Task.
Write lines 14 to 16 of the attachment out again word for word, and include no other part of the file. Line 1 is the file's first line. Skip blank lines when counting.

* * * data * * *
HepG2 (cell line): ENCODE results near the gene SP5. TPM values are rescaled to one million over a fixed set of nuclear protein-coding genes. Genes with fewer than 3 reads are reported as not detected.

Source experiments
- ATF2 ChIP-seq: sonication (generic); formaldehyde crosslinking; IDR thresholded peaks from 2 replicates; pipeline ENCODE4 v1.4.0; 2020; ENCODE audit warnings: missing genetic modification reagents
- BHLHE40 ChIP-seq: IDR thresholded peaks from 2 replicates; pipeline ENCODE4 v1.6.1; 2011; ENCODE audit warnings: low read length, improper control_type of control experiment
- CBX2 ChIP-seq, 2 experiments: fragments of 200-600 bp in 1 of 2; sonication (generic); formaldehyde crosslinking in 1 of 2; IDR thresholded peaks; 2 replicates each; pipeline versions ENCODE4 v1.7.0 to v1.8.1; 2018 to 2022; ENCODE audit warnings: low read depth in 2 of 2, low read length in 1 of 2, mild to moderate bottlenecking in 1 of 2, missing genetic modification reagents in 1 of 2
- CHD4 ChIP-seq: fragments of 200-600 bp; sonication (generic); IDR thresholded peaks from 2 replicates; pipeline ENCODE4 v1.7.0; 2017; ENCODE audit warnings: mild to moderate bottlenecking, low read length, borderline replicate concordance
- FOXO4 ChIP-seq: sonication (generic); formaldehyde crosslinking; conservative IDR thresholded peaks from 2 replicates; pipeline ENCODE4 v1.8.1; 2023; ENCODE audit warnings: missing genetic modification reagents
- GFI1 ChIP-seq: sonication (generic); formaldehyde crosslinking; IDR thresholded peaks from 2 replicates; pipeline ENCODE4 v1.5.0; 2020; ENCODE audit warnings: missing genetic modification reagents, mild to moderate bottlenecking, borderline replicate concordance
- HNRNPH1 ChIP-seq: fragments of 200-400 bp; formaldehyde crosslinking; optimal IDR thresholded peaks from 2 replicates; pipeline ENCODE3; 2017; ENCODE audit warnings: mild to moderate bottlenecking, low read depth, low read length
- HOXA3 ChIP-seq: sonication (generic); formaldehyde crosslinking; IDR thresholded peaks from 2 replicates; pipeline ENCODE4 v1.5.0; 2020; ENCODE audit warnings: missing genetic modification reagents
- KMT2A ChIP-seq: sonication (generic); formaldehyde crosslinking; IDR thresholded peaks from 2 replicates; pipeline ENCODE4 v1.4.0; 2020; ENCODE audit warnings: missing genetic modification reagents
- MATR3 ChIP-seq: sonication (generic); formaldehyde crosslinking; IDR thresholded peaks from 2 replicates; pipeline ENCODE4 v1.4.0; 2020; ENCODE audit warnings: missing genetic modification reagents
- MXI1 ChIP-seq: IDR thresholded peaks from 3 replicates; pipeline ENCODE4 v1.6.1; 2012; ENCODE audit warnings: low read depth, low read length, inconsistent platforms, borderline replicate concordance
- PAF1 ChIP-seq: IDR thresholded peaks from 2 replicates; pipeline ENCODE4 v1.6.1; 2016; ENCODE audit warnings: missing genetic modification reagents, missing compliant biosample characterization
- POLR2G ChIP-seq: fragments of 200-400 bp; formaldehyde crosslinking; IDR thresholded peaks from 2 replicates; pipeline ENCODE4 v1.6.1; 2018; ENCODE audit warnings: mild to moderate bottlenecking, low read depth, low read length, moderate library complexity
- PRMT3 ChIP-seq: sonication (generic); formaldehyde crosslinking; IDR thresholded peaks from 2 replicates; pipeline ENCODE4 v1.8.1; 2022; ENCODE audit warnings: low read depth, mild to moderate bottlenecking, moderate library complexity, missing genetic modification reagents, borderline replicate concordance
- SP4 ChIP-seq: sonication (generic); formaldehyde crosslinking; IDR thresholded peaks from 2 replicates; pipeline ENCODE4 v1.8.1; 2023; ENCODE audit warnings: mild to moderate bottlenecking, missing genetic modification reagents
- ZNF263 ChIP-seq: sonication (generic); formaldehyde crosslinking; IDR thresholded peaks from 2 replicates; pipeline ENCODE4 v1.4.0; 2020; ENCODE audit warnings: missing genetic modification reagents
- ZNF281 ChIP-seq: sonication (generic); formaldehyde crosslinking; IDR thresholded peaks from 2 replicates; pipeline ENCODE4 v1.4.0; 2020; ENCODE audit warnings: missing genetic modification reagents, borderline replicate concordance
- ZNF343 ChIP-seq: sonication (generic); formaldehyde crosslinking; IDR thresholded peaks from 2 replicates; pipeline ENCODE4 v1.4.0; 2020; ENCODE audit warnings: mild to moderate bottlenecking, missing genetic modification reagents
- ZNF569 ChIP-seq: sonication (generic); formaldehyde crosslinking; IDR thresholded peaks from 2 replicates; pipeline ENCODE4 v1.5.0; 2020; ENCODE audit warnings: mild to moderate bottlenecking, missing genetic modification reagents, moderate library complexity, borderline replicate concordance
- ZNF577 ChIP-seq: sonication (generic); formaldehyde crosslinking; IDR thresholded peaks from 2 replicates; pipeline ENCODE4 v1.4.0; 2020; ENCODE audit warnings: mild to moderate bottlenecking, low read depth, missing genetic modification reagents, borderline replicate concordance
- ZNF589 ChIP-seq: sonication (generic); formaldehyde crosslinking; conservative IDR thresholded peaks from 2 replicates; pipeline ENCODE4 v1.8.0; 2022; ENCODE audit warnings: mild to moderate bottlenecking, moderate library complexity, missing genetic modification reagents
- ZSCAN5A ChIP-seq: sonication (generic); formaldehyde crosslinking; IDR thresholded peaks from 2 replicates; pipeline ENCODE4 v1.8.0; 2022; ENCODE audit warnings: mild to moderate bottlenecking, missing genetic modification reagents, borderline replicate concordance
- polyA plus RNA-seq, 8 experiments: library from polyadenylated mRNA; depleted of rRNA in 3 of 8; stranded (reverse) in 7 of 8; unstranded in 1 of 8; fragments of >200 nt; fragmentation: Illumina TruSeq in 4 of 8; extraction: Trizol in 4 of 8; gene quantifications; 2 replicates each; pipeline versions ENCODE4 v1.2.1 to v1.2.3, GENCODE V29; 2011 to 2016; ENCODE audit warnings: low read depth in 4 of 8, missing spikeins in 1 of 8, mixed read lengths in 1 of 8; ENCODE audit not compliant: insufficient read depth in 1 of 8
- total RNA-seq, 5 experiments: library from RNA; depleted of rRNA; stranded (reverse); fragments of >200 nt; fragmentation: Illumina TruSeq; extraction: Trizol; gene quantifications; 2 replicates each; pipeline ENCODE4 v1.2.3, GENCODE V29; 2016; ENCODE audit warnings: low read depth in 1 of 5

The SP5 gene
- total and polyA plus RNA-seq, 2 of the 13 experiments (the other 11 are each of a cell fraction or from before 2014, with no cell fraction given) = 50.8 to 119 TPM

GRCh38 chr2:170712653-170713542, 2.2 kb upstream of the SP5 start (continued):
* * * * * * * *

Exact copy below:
- PAF1 ChIP-seq: IDR thresholded peaks from 2 replicates; pipeline ENCODE4 v1.6.1; 2016; ENCODE audit warnings: missing genetic modification reagents, missing compliant biosample characterization
- POLR2G ChIP-seq: fragments of 200-400 bp; formaldehyde crosslinking; IDR thresholded peaks from 2 replicates; pipeline ENCODE4 v1.6.1; 2018; ENCODE audit warnings: mild to moderate bottlenecking, low read depth, low read length, moderate library complexity
- PRMT3 ChIP-seq: sonication (generic); formaldehyde crosslinking; IDR thresholded peaks from 2 replicates; pipeline ENCODE4 v1.8.1; 2022; ENCODE audit warnings: low read depth, mild to moderate bottlenecking, moderate library complexity, missing genetic modification reagents, borderline replicate concordance